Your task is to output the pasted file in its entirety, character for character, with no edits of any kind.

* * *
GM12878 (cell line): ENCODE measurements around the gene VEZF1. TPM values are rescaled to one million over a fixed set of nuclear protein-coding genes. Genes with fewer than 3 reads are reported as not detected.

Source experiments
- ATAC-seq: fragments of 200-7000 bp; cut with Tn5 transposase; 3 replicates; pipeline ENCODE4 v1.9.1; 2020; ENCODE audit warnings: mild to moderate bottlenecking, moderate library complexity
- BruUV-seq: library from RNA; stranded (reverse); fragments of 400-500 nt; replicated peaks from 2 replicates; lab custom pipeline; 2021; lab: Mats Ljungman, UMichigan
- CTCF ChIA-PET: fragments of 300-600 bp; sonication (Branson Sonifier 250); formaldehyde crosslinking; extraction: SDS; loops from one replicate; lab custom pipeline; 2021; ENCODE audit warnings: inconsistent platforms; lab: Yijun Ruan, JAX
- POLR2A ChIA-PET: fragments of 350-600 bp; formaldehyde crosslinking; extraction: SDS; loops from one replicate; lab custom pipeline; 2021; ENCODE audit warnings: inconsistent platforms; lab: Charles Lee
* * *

GM12878 (cell line): ENCODE measurements around the gene VEZF1. TPM values are rescaled to one million over a fixed set of nuclear protein-coding genes. Genes with fewer than 3 reads are reported as not detected.

Source experiments
- ATAC-seq: fragments of 200-7000 bp; cut with Tn5 transposase; 3 replicates; pipeline ENCODE4 v1.9.1; 2020; ENCODE audit warnings: mild to moderate bottlenecking, moderate library complexity
- BruUV-seq: library from RNA; stranded (reverse); fragments of 400-500 nt; replicated peaks from 2 replicates; lab custom pipeline; 2021; lab: Mats Ljungman, UMichigan
- CTCF ChIA-PET: fragments of 300-600 bp; sonication (Branson Sonifier 250); formaldehyde crosslinking; extraction: SDS; loops from one replicate; lab custom pipeline; 2021; ENCODE audit warnings: inconsistent platforms; lab: Yijun Ruan, JAX
- POLR2A ChIA-PET: fragments of 350-600 bp; formaldehyde crosslinking; extraction: SDS; loops from one replicate; lab custom pipeline; 2021; ENCODE audit warnings: inconsistent platforms; lab: Charles Lee